Loughborough University
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Effect of microstructure on anomalous strain-rate-dependent behaviour of bacterial cellulose hydrogel

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journal contribution
posted on 2016-03-07, 15:37 authored by Xing Gao, Zhijun Shi, Andrew Ka-Chun Lau, Changqing Liu, Guang Yang, Vadim SilberschmidtVadim Silberschmidt
This study is focused on anomalous strain-rate-dependent behaviour of bacterial cellulose (BC) hydrogel that can be strain-rate insensitive, hardening, softening, or strain-rate insensitive in various ranges of strain rate. BC hydrogel consists of randomly distributed nanofibres and a large content of free water; thanks to its ideal biocompatibility, it is suitable for biomedical applications. Motivated by its potential applications in complex loading conditions of body environment, its time-dependent behaviour was studied by means of in-aqua uniaxial tension tests at constant temperature of 37 °C at various strain rates ranging from 0.0001 s- 1 to 0.3 s- 1. Experimental results reflect anomalous strain-rate-dependent behaviour that was not documented before. Micro-morphological observations allowed identification of deformation mechanisms at low and high strain rates in relation to microstructural changes. Unlike strain-rate softening behaviours in other materials, reorientation of nanofibres and kinematics of free-water flow dominate the softening behaviour of BC hydrogel at high strain rates.


The authors would like to acknowledge the 7th European Community Framework Programme for financial support through a Marie Curie International Research Staff Exchange Scheme (IRSES) Project entitled “Micro-Multi-Material Manufacture to Enable Multifunctional Miniaturised Devices (M6)” (Grant No. PIRSES-GA-2010-269113). Additional support from China-European Union technology cooperation programme (Grant No. 1110) is also acknowledged.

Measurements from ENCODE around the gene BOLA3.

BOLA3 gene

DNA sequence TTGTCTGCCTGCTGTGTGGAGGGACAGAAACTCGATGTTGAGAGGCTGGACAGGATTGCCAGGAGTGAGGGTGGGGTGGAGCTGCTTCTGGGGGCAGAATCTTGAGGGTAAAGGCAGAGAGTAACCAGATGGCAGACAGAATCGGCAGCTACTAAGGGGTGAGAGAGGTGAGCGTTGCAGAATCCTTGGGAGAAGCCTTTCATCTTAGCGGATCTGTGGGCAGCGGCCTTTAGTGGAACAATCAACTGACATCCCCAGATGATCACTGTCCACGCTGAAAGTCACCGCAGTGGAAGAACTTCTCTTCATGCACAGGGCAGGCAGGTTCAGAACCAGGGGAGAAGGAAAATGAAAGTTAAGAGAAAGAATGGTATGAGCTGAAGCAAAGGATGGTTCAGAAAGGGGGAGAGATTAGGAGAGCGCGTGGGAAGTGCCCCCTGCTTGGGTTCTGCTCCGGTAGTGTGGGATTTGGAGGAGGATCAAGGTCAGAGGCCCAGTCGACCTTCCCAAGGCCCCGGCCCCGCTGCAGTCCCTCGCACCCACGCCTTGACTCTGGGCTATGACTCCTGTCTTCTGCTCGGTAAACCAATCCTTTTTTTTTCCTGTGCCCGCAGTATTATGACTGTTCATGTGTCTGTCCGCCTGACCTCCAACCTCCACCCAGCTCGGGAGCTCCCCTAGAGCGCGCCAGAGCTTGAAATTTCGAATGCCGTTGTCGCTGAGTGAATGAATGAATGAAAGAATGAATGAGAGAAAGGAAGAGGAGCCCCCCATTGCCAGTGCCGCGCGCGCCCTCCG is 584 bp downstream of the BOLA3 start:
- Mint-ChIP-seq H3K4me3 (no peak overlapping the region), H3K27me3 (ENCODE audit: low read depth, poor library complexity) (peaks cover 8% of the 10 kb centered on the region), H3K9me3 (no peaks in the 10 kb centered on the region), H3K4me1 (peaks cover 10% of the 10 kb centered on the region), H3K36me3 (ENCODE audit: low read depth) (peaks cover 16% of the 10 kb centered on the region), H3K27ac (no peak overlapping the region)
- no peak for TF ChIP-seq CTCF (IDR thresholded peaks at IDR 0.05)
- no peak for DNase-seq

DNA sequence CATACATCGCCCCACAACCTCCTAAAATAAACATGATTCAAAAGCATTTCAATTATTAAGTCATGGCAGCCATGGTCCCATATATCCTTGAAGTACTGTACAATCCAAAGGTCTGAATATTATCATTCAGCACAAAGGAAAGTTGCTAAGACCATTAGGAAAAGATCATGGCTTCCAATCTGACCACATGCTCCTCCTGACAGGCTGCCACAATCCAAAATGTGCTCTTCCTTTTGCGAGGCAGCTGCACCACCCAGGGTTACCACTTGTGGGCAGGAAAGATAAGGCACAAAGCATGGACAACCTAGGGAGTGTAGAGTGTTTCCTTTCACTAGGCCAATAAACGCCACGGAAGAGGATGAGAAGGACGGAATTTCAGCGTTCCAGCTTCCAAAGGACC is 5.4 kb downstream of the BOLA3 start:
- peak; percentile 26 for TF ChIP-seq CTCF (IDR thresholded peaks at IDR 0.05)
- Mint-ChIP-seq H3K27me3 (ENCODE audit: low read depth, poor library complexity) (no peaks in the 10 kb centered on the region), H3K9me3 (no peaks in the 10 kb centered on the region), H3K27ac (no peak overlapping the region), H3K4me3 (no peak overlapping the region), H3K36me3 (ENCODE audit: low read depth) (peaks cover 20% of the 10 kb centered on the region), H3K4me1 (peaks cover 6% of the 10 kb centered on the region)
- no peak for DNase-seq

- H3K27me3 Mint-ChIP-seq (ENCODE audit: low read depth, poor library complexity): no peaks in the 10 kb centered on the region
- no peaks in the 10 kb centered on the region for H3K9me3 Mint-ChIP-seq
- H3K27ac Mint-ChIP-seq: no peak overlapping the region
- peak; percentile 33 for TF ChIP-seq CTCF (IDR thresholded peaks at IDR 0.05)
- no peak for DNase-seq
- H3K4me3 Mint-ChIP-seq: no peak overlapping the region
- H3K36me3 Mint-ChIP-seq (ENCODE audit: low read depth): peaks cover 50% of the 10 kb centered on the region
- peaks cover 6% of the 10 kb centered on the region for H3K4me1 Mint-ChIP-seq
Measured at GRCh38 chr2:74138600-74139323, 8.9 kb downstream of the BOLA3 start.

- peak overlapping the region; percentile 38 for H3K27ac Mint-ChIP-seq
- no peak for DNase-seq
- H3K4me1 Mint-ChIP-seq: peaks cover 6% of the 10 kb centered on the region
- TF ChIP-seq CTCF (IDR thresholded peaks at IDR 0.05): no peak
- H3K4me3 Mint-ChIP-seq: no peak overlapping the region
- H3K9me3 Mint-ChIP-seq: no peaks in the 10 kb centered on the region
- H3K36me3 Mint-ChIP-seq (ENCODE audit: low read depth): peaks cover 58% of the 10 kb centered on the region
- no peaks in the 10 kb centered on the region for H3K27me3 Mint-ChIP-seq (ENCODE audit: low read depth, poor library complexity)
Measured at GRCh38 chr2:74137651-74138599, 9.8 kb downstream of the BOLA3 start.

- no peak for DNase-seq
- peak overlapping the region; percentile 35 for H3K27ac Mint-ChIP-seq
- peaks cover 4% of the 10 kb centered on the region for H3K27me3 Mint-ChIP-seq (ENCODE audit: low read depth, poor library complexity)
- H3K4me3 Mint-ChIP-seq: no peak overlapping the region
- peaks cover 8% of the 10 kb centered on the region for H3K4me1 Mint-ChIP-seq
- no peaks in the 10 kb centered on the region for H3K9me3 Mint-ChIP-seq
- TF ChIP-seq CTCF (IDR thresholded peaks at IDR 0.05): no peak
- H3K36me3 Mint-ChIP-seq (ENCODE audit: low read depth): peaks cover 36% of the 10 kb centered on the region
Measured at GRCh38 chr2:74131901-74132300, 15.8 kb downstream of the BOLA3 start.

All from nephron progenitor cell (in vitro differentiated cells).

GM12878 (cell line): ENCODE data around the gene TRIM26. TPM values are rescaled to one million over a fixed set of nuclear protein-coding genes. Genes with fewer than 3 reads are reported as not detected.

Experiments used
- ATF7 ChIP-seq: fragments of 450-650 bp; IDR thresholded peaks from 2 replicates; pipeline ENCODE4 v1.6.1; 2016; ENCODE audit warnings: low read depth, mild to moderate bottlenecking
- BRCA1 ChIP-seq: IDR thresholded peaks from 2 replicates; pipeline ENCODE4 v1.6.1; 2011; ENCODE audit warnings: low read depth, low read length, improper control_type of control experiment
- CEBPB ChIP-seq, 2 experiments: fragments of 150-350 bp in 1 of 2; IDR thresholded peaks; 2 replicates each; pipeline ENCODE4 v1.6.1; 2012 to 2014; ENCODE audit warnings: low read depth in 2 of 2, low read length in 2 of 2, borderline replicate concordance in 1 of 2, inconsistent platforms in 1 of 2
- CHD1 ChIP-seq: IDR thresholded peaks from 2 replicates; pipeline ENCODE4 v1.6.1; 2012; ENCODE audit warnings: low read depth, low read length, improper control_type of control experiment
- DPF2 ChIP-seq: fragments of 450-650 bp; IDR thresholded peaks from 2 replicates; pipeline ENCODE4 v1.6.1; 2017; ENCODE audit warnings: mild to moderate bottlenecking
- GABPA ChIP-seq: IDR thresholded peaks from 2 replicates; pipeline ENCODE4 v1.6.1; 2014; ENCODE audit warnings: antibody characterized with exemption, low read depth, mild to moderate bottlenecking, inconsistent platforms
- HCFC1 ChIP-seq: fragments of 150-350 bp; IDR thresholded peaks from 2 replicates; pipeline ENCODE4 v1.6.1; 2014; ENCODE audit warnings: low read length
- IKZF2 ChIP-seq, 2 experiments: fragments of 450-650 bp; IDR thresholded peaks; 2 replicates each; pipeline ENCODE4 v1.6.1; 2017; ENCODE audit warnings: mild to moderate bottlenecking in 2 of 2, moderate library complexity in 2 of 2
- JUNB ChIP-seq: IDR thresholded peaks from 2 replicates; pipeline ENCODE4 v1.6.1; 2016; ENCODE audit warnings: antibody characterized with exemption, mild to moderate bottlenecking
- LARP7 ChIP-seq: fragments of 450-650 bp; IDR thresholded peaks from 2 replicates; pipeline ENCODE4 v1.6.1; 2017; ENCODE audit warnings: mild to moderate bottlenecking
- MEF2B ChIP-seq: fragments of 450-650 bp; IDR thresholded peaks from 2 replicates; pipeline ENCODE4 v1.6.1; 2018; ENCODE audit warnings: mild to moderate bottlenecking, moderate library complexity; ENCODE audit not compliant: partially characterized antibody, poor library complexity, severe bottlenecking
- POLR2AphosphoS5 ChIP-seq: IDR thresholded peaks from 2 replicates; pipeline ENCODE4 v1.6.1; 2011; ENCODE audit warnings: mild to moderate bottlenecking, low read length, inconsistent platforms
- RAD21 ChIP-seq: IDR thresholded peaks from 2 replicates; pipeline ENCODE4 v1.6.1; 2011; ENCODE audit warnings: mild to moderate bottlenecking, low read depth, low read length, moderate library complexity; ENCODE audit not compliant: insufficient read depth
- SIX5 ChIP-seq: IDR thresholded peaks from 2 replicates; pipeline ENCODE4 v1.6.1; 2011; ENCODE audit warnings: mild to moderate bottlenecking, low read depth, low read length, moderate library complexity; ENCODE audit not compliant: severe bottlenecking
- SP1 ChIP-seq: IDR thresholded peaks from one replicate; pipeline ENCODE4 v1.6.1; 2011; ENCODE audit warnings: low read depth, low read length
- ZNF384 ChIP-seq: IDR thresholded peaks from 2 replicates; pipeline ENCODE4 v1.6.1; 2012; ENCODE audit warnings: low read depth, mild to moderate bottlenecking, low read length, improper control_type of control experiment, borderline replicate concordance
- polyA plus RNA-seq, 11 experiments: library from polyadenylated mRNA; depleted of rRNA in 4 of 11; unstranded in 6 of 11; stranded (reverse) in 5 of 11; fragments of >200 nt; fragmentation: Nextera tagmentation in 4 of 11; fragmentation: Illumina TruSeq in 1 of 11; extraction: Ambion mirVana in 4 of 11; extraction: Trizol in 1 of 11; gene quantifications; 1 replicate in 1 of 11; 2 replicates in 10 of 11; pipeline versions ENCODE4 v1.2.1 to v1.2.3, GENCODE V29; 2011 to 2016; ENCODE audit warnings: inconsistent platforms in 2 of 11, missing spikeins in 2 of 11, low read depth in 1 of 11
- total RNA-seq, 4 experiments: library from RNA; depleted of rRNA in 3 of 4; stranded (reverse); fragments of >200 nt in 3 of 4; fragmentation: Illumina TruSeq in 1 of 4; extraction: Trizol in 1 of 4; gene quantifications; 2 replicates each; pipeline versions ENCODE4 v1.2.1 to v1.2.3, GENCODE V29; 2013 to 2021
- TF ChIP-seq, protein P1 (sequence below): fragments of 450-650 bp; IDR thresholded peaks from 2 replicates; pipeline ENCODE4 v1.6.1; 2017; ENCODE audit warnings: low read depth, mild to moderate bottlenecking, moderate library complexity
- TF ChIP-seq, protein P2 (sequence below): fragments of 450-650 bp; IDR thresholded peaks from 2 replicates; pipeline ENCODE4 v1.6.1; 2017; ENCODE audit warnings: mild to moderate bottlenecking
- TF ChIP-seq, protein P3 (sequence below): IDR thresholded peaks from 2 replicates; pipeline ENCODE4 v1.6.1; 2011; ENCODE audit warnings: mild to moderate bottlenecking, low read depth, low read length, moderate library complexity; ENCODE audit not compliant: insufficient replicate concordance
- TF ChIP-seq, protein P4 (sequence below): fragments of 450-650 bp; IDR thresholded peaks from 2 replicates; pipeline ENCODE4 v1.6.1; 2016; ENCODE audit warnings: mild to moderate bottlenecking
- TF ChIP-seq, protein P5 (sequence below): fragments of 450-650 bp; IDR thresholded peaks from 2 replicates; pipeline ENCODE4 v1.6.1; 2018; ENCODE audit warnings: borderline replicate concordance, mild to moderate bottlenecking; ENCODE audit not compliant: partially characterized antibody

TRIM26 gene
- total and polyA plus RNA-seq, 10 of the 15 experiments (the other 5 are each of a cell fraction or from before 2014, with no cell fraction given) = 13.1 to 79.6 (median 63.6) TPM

• Mechanical, Electrical and Manufacturing Engineering

Published in

Materials Science and Engineering C




130 - 136


GAO, X. ...et al., 2016. Effect of microstructure on anomalous strain-rate-dependent behaviour of bacterial cellulose hydrogel. Materials Science and Engineering C, 62, pp. 130-136.


© Elsevier


  • AM (Accepted Manuscript)

Publisher statement

This work is made available according to the conditions of the Creative Commons Attribution-NonCommercial-NoDerivatives 4.0 International (CC BY-NC-ND 4.0) licence. Full details of this licence are available at: https://creativecommons.org/licenses/by-nc-nd/4.0/

Publication date



This paper was accepted for publication in the journal Materials Science and Engineering C and the definitive published version is available at http://dx.doi.org/10.1016/j.msec.2016.01.042.




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